Doctors' job to care for all, not themselvesEditorial | 19 Jun 2017
It's disturbing to hear Medical Association president Gabriel Choi Kin dispute the existence of a shortage of doctors in the public health sector, while at the same time alleging a recent government report has "exaggerated" the issue.
There is, most definitely, a shortage and the problem is acute. Otherwise, patients wouldn't have to wait in longer and longer queues in order to be seen by a doctor, and there would be fewer incidents of medical blunders ruining the lives of patients and their families.
If the top doc doesn't appreciate the average citizen's common suffering, he should at least be aware of his members complaining about the extremely long hours they have to work - day in, day out - at public hospitals.
As Choi did his best to fault the Report on Strategic Review on Healthcare Manpower Planning and Professional Development with his claims that it failed to consider the manpower question in the private sector, has he ever explained why so many people still continue going to see public doctors, even as authorities are doing their best to discourage them by imposing frustratingly longer waits and recently raising the fees?
Choi owes patients an explanation for his attempt to downplay the chronic issue.
The imbalance is absurd. While public health care is definitely affordable, why is the private sector so expensive? It's a complicated issue.
Do we have enough doctors?
The answer is a resounding "no." That's straightforward - anyone with common sense and in touch with reality should be able to call a spade a spade without hesitation.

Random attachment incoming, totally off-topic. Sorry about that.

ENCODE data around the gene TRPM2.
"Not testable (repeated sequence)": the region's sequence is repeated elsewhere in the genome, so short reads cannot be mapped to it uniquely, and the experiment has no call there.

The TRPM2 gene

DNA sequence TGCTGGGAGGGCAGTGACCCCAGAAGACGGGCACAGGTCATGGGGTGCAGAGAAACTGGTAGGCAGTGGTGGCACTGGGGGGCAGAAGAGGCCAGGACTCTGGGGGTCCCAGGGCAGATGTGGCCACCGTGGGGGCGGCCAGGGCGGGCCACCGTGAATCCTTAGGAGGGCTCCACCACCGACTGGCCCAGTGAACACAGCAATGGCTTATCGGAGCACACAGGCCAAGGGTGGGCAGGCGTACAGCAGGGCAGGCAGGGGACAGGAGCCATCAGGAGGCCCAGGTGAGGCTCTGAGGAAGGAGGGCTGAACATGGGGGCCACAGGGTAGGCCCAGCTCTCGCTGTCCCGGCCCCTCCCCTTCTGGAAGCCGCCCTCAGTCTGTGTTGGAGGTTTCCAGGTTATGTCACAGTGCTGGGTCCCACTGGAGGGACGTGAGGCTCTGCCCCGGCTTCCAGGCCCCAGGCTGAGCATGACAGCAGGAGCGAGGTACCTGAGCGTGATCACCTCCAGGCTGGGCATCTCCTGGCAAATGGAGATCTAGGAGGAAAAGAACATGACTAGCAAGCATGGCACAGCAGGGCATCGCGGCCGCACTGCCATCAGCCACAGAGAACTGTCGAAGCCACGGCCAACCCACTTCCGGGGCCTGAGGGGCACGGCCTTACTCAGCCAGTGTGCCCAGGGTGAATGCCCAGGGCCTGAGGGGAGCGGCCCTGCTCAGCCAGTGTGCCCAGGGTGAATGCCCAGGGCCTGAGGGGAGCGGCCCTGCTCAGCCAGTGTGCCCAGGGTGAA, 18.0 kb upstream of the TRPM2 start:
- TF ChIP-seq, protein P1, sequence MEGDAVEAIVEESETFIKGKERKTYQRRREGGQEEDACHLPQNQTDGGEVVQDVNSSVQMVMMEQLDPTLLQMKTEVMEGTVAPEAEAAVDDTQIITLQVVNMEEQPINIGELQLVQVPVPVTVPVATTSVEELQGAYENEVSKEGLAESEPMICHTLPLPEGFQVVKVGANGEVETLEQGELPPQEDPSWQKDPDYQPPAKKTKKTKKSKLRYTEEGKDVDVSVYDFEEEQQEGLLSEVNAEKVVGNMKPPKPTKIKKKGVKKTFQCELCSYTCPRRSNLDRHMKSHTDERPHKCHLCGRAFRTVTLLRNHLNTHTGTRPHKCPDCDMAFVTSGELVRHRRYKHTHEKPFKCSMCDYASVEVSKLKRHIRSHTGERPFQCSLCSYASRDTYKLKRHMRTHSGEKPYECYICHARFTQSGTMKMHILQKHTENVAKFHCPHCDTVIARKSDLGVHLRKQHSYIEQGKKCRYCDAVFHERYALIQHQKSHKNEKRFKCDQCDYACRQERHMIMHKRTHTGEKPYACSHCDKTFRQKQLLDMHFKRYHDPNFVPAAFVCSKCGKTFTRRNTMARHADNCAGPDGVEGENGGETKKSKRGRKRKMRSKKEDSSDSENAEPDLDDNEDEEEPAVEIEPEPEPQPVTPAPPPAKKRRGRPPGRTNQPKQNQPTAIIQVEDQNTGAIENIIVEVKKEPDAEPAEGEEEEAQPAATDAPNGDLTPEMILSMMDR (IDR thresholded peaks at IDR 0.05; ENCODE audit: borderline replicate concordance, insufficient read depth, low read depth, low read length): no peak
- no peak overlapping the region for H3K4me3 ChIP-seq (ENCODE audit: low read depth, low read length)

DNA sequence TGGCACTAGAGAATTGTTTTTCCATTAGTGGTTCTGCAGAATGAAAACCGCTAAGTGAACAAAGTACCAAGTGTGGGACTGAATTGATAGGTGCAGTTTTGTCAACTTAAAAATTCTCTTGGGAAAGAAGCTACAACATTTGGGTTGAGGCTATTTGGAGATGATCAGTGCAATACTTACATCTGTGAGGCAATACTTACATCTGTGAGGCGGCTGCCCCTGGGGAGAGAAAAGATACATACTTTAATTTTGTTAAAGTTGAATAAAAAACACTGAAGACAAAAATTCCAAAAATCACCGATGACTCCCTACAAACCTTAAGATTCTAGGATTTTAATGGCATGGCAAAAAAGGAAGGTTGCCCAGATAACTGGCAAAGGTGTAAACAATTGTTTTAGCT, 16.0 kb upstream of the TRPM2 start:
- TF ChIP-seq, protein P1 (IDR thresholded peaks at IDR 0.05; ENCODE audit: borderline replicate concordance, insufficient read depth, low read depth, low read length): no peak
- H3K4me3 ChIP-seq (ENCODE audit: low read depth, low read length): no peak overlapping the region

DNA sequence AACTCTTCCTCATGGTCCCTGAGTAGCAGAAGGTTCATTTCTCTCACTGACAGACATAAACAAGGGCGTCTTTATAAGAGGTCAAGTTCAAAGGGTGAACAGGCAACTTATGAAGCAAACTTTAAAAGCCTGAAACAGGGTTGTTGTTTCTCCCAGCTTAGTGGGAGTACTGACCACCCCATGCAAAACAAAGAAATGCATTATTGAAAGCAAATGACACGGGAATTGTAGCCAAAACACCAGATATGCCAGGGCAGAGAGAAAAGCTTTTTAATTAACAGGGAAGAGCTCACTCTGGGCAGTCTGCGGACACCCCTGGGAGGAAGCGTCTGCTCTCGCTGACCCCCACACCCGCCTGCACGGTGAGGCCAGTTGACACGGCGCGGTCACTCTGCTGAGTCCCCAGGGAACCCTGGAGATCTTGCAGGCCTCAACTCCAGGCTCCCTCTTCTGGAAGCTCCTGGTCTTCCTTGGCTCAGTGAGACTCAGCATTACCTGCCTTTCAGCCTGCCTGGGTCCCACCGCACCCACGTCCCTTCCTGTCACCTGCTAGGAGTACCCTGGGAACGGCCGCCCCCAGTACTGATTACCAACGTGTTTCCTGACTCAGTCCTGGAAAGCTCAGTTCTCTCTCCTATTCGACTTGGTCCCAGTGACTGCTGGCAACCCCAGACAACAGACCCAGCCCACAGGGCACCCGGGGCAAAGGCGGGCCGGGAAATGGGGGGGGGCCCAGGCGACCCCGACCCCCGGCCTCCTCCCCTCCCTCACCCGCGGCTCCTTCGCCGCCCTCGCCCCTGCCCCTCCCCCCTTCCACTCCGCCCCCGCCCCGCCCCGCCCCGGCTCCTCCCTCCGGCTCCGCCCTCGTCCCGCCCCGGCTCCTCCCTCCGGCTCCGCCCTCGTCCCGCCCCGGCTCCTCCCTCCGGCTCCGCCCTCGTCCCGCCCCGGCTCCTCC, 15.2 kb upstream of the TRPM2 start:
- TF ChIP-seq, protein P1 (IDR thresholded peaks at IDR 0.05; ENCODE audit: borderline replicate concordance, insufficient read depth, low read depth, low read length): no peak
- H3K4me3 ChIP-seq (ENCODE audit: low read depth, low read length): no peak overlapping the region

Very much to the contrary, there is concern the report may have underestimated the situation rather than exaggerating it.
The SAR could actually need more doctors than what's projected. Then, the report, based on 2015 service standards, would appear to be overly conservative with its headcounts.
It's really high time for Hong Kong to open its door to overseas doctors if the SAR is to bridge the gap, in parallel to its ongoing efforts in training more local doctors.
According to the report, the SAR could face a shortage of more than 1,000 doctors by 2030, and this could even be 1,575 in a worst-case scenario.
Nursing shortage is also acute, with a gap of 1,669 by 2030. Other medical professionals projected to see shortages include dentists, Chinese medicine practitioners, dental hygienists, occupational therapists, physiotherapists, optometrists and radiographers.
The government earlier sought to reform the Medical Council, and one of the proposals called for extending the limited registration of overseas doctors in the public sector from one year to three years.
In response, former Medical Association president Louis Shih Tai-cho suggested these overseas doctors be allowed to practice after having been here for 10 to 15 years. That's tricky - what do the overseas doctors do in the meantime? Drive a taxi?
The time has come for the medical elite to give up protectionism for the sake of patients.